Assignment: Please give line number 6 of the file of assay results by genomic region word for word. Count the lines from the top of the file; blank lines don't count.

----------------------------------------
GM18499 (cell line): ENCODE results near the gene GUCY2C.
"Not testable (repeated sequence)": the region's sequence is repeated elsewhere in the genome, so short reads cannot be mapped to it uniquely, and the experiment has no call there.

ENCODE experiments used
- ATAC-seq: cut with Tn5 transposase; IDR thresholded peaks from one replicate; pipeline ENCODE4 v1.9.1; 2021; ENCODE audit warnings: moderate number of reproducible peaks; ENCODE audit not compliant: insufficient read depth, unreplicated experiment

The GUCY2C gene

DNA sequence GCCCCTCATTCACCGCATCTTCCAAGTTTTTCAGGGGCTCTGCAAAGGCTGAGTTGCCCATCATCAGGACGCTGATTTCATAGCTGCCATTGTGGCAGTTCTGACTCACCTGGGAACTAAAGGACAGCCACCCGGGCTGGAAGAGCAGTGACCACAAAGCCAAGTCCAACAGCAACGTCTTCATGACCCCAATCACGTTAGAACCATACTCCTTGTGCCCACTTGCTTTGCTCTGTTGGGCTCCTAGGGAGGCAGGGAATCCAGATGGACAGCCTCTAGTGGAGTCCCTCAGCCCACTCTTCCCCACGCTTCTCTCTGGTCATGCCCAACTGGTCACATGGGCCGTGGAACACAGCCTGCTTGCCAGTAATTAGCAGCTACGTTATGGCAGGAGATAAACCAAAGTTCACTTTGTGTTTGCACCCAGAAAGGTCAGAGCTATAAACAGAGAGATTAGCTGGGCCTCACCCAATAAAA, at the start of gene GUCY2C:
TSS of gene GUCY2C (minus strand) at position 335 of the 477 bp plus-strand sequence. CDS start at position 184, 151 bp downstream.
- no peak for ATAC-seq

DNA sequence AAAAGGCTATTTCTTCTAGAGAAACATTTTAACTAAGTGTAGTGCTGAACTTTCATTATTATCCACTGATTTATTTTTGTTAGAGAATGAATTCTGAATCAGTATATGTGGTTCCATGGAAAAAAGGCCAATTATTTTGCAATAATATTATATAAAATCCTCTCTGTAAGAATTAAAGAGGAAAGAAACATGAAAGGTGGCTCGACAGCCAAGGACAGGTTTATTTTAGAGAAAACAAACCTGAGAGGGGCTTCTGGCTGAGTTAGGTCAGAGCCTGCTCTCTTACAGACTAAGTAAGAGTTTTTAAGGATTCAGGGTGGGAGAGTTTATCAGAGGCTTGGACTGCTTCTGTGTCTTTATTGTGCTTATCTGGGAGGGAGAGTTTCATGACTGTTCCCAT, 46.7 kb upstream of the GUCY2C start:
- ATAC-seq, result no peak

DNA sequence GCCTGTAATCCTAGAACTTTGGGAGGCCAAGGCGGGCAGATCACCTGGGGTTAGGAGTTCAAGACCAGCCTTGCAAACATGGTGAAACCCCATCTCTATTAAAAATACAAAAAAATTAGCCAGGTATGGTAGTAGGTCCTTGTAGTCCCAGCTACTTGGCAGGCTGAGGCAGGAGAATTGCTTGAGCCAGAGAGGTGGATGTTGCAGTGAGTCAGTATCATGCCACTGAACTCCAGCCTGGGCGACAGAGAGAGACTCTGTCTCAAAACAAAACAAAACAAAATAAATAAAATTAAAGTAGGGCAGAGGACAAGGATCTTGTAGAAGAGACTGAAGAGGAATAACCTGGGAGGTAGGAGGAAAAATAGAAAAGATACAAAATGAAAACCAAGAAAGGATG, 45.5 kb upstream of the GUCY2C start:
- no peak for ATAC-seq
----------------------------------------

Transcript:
DNA sequence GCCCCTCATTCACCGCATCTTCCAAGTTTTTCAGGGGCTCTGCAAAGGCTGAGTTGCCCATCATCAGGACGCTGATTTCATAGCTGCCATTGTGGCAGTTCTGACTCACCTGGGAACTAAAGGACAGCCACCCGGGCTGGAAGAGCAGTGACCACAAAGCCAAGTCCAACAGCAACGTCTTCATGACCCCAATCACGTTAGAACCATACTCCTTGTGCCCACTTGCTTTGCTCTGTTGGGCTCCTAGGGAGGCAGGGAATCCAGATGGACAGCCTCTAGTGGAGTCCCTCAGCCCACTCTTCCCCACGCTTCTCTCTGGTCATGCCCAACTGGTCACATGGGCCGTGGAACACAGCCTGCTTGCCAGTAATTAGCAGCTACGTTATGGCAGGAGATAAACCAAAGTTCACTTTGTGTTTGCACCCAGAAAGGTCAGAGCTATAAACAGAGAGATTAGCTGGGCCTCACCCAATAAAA, at the start of gene GUCY2C: